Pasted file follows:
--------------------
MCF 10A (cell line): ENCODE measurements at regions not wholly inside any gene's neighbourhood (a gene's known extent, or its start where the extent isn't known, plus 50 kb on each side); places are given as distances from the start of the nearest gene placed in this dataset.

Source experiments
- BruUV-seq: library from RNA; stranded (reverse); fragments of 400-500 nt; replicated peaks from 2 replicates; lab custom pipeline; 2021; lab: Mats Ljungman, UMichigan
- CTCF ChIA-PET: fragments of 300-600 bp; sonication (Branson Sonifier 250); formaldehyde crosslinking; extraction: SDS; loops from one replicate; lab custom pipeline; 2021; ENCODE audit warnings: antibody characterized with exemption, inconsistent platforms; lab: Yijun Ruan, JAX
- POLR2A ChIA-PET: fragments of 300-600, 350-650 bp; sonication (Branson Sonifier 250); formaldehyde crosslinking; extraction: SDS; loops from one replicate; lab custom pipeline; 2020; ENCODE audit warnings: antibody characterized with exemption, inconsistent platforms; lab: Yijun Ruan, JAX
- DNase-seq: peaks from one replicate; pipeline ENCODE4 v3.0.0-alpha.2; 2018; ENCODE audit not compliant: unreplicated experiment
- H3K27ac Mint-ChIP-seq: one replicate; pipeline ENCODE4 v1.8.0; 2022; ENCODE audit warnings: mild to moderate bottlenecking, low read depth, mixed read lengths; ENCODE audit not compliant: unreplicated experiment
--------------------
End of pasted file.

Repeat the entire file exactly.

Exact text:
MCF 10A (cell line): ENCODE measurements at regions not wholly inside any gene's neighbourhood (a gene's known extent, or its start where the extent isn't known, plus 50 kb on each side); places are given as distances from the start of the nearest gene placed in this dataset.

Source experiments
- BruUV-seq: library from RNA; stranded (reverse); fragments of 400-500 nt; replicated peaks from 2 replicates; lab custom pipeline; 2021; lab: Mats Ljungman, UMichigan
- CTCF ChIA-PET: fragments of 300-600 bp; sonication (Branson Sonifier 250); formaldehyde crosslinking; extraction: SDS; loops from one replicate; lab custom pipeline; 2021; ENCODE audit warnings: antibody characterized with exemption, inconsistent platforms; lab: Yijun Ruan, JAX
- POLR2A ChIA-PET: fragments of 300-600, 350-650 bp; sonication (Branson Sonifier 250); formaldehyde crosslinking; extraction: SDS; loops from one replicate; lab custom pipeline; 2020; ENCODE audit warnings: antibody characterized with exemption, inconsistent platforms; lab: Yijun Ruan, JAX
- DNase-seq: peaks from one replicate; pipeline ENCODE4 v3.0.0-alpha.2; 2018; ENCODE audit not compliant: unreplicated experiment
- H3K27ac Mint-ChIP-seq: one replicate; pipeline ENCODE4 v1.8.0; 2022; ENCODE audit warnings: mild to moderate bottlenecking, low read depth, mixed read lengths; ENCODE audit not compliant: unreplicated experiment